Letter | Published:

Synergy between nutrients and warming enhances methane ebullition from experimental lakes

Nature Climate Changevolume 8pages156160 (2018) | Download Citation


Lakes and ponds are important natural sources of the potent greenhouse gas methane (CH4), with small shallow waters identified as particular hotspots1,2. Ebullition (bubbles) of CH4 makes up a large proportion of total CH4 flux3,4. However, difficulty measuring such episodic events5 makes prediction of how ebullition responds to nutrient enrichment and rising temperatures challenging. Here, the world’s longest running, mesocosm-based, shallow lake climate change experiment was used to investigate how the combination of warming and eutrophication (that is, nutrient enrichment) affects CH4 ebullition. Eutrophication without heating increased the relative contribution of ebullition from 51% to 75%. More strikingly the combination of nutrient enrichment and experimental warming treatments of +2–3 °C and +4–5 °C had a synergistic effect, increasing mean annual ebullition by at least 1900 mg CH4-C m−2 yr−1. In contrast, diffusive flux showed no response to eutrophication and only a small increase at higher temperatures (average 63 mg CH4–C m−2 yr−1). As shallow lakes are the most common lake type globally, abundant in highly climate sensitive regions6 and most vulnerable to eutrophication, these results suggest their current and future contributions to atmospheric CH4 concentrations may be significantly underestimated.

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The facility where this work was carried out was supported by the MARS (Managing Aquatic ecosystems and water Resources under multiple Stress) funded under the 7th EU Framework Programme, Theme 6 (Environment including Climate Change), Contract No. 603378 (http://www.mars-project.eu), AQUACOSM (Network of Leading European AQUAtic MesoCOSM Facilities Connecting Mountains to Oceans from the Arctic to the Mediterranean) and PROGNOS (Predicting in-lake RespOnses to chanGe using Near real time MOdelS- Water joint programme initiative) and ANAEE (anaee.dk). We would also like to thank the Carlsbergfondet for support to E.J. and T.A.D. J.A. was supported by FORMAS (grant 2015-1559), J.S. by the Marie Skłodowska-Curie fellowship (660655) and the Academy of Finland (project 296918). We are grateful to Dorte Nedergaard for the skilled GC analyses.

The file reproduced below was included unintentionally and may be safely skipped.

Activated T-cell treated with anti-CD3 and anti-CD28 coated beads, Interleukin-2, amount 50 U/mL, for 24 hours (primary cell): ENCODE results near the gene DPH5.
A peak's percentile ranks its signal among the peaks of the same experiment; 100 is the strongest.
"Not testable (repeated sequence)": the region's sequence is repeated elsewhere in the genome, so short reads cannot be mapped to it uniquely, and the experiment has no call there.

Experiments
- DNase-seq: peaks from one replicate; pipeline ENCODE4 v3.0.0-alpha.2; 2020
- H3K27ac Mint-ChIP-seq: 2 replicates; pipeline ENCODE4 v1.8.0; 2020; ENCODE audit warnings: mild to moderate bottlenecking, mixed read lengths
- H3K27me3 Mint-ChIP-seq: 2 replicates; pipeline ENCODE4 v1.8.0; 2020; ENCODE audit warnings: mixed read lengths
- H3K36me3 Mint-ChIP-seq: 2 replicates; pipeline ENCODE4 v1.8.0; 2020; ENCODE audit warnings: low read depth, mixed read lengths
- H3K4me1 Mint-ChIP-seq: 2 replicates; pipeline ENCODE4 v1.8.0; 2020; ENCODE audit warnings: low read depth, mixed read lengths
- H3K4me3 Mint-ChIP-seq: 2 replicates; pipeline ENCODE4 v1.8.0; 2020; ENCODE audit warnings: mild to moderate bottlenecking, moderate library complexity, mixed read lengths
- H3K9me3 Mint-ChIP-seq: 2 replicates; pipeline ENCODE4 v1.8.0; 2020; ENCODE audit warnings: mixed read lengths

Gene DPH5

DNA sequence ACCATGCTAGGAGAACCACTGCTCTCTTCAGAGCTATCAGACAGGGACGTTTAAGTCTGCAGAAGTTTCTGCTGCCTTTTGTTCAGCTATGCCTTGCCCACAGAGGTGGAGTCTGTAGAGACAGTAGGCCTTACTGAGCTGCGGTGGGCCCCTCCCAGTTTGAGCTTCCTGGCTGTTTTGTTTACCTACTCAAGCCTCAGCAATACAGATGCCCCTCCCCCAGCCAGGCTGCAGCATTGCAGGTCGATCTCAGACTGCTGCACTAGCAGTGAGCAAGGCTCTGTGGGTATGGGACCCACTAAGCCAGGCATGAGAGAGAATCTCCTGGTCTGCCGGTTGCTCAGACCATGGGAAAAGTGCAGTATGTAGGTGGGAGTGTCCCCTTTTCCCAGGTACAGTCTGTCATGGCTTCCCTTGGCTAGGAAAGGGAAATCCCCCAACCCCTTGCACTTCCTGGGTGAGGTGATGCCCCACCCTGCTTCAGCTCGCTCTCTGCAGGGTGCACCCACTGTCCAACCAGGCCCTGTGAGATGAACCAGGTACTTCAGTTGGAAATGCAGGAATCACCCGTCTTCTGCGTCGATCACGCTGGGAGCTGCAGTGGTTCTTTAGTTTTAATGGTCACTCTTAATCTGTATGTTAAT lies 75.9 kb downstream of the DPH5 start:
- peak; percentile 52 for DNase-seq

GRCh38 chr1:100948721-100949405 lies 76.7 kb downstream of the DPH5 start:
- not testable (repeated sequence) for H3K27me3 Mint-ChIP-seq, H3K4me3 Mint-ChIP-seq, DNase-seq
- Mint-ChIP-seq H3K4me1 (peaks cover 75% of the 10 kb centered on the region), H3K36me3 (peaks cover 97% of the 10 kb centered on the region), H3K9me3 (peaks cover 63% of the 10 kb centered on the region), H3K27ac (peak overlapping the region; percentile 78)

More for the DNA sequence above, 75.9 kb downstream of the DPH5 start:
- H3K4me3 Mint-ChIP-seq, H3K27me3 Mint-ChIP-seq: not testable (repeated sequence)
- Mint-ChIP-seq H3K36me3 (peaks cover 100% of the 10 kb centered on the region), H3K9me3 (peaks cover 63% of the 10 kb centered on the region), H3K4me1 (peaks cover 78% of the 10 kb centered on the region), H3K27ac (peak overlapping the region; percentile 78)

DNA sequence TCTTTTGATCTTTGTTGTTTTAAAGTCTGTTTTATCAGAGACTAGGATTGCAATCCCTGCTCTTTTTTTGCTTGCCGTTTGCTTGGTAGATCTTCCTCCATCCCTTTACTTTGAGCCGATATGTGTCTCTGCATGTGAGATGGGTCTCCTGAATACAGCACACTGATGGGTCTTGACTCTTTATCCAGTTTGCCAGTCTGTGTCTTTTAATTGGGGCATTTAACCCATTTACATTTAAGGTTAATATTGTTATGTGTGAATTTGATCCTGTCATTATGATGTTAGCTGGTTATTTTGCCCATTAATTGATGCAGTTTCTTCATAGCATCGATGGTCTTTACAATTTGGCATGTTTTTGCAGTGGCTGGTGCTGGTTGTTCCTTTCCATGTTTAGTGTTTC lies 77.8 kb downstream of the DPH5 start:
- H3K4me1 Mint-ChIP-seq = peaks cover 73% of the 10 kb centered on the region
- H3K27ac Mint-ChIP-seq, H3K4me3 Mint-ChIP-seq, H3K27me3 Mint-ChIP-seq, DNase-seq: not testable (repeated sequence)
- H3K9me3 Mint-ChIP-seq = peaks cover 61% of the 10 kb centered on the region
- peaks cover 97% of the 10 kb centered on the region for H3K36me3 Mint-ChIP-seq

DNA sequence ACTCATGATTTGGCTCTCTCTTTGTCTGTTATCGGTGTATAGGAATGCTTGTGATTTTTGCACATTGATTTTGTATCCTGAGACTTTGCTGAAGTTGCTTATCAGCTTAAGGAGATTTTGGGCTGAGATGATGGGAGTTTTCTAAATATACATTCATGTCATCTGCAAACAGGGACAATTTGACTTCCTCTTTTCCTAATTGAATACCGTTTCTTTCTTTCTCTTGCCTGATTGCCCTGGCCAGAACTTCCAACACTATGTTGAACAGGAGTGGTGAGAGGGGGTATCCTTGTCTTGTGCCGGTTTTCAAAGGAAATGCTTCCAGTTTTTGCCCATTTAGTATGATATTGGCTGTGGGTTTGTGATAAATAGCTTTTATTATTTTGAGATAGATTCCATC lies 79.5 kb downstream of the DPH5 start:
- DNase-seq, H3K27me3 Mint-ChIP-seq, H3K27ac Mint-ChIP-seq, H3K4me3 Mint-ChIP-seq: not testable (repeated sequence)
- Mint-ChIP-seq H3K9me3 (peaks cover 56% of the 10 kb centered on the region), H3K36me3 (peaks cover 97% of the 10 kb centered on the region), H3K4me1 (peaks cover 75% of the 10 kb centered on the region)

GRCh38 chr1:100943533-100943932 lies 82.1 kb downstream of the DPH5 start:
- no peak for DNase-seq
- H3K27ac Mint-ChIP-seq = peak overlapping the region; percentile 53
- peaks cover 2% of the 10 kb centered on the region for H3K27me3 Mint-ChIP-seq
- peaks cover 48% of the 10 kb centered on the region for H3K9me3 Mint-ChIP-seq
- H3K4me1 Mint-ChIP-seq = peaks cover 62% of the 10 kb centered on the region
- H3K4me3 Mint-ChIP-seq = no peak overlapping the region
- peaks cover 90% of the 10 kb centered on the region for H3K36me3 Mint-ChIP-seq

Author information


  1. Department of Bioscience and Arctic Research Centre (ARC), Aarhus University, Silkeborg, Denmark

    • Thomas A. Davidson
    • , Joachim Audet
    • , Erik Jeppesen
    • , Frank Landkildehus
    • , Torben L. Lauridsen
    • , Martin Søndergaard
    •  & Jari Syväranta
  2. Department of Aquatic Sciences and Assessment, Swedish University of Agricultural Sciences, Uppsala, Sweden

    • Joachim Audet
  3. Sino-Danish Centre for Education and Research, Beijing, China

    • Erik Jeppesen
  4. Department of Environmental and Biological Sciences, University of Eastern Finland, Joensuu, Finland

    • Jari Syväranta


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T.A.D. designed the study, collected the data, analysed the data and wrote the manuscript. J.A. calculated the fluxes, E.J., J.A. and J.S. commented on the manuscript. F.L.A., T.L.L. and M.S. are key members of the group that supports the long-running mesocosm experiment.

Competing interest

The authors declare no competing financial interests.

Corresponding author

Correspondence to Thomas A. Davidson.

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